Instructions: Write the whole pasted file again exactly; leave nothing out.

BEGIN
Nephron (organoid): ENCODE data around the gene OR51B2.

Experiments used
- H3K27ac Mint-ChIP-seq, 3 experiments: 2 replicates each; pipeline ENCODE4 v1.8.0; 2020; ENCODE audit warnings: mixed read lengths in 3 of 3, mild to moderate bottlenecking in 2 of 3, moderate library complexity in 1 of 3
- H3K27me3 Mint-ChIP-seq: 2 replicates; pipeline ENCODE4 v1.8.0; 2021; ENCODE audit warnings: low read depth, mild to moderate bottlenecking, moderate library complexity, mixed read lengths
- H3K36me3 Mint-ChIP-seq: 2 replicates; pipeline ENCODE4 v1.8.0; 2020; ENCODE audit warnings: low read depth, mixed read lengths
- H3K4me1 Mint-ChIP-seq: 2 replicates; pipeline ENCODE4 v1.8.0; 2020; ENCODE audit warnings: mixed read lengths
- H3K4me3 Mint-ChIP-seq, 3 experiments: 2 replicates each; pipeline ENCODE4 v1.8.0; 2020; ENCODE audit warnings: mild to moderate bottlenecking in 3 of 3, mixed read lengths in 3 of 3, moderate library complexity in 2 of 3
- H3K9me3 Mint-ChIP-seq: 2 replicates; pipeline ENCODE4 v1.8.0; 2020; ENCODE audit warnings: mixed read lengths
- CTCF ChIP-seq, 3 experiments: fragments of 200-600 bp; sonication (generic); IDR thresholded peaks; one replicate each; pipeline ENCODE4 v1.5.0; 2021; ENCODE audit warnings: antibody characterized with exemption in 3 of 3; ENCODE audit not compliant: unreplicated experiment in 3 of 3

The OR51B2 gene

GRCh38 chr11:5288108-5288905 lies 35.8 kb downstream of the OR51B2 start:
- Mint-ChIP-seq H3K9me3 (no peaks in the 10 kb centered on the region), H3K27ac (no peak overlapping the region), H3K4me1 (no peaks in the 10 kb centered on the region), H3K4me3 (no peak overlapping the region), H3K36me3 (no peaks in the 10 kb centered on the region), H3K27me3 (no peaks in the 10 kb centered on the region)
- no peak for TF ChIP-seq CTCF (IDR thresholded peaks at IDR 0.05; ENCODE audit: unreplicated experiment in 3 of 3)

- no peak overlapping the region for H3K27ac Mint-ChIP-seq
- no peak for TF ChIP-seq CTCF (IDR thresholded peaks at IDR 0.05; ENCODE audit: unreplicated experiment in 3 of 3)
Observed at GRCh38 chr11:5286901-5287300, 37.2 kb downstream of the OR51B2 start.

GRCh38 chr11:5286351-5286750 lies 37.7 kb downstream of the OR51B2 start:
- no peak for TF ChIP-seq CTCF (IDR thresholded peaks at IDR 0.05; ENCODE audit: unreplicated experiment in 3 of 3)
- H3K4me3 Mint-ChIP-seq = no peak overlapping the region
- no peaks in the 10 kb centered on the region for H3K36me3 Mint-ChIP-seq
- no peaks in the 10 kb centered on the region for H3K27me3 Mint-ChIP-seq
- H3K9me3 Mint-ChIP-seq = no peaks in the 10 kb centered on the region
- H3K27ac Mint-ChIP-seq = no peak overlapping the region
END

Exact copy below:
Nephron (organoid): ENCODE data around the gene OR51B2.

Experiments used
- H3K27ac Mint-ChIP-seq, 3 experiments: 2 replicates each; pipeline ENCODE4 v1.8.0; 2020; ENCODE audit warnings: mixed read lengths in 3 of 3, mild to moderate bottlenecking in 2 of 3, moderate library complexity in 1 of 3
- H3K27me3 Mint-ChIP-seq: 2 replicates; pipeline ENCODE4 v1.8.0; 2021; ENCODE audit warnings: low read depth, mild to moderate bottlenecking, moderate library complexity, mixed read lengths
- H3K36me3 Mint-ChIP-seq: 2 replicates; pipeline ENCODE4 v1.8.0; 2020; ENCODE audit warnings: low read depth, mixed read lengths
- H3K4me1 Mint-ChIP-seq: 2 replicates; pipeline ENCODE4 v1.8.0; 2020; ENCODE audit warnings: mixed read lengths
- H3K4me3 Mint-ChIP-seq, 3 experiments: 2 replicates each; pipeline ENCODE4 v1.8.0; 2020; ENCODE audit warnings: mild to moderate bottlenecking in 3 of 3, mixed read lengths in 3 of 3, moderate library complexity in 2 of 3
- H3K9me3 Mint-ChIP-seq: 2 replicates; pipeline ENCODE4 v1.8.0; 2020; ENCODE audit warnings: mixed read lengths
- CTCF ChIP-seq, 3 experiments: fragments of 200-600 bp; sonication (generic); IDR thresholded peaks; one replicate each; pipeline ENCODE4 v1.5.0; 2021; ENCODE audit warnings: antibody characterized with exemption in 3 of 3; ENCODE audit not compliant: unreplicated experiment in 3 of 3

The OR51B2 gene

GRCh38 chr11:5288108-5288905 lies 35.8 kb downstream of the OR51B2 start:
- Mint-ChIP-seq H3K9me3 (no peaks in the 10 kb centered on the region), H3K27ac (no peak overlapping the region), H3K4me1 (no peaks in the 10 kb centered on the region), H3K4me3 (no peak overlapping the region), H3K36me3 (no peaks in the 10 kb centered on the region), H3K27me3 (no peaks in the 10 kb centered on the region)
- no peak for TF ChIP-seq CTCF (IDR thresholded peaks at IDR 0.05; ENCODE audit: unreplicated experiment in 3 of 3)

- no peak overlapping the region for H3K27ac Mint-ChIP-seq
- no peak for TF ChIP-seq CTCF (IDR thresholded peaks at IDR 0.05; ENCODE audit: unreplicated experiment in 3 of 3)
Observed at GRCh38 chr11:5286901-5287300, 37.2 kb downstream of the OR51B2 start.

GRCh38 chr11:5286351-5286750 lies 37.7 kb downstream of the OR51B2 start:
- no peak for TF ChIP-seq CTCF (IDR thresholded peaks at IDR 0.05; ENCODE audit: unreplicated experiment in 3 of 3)
- H3K4me3 Mint-ChIP-seq = no peak overlapping the region
- no peaks in the 10 kb centered on the region for H3K36me3 Mint-ChIP-seq
- no peaks in the 10 kb centered on the region for H3K27me3 Mint-ChIP-seq
- H3K9me3 Mint-ChIP-seq = no peaks in the 10 kb centered on the region
- H3K27ac Mint-ChIP-seq = no peak overlapping the region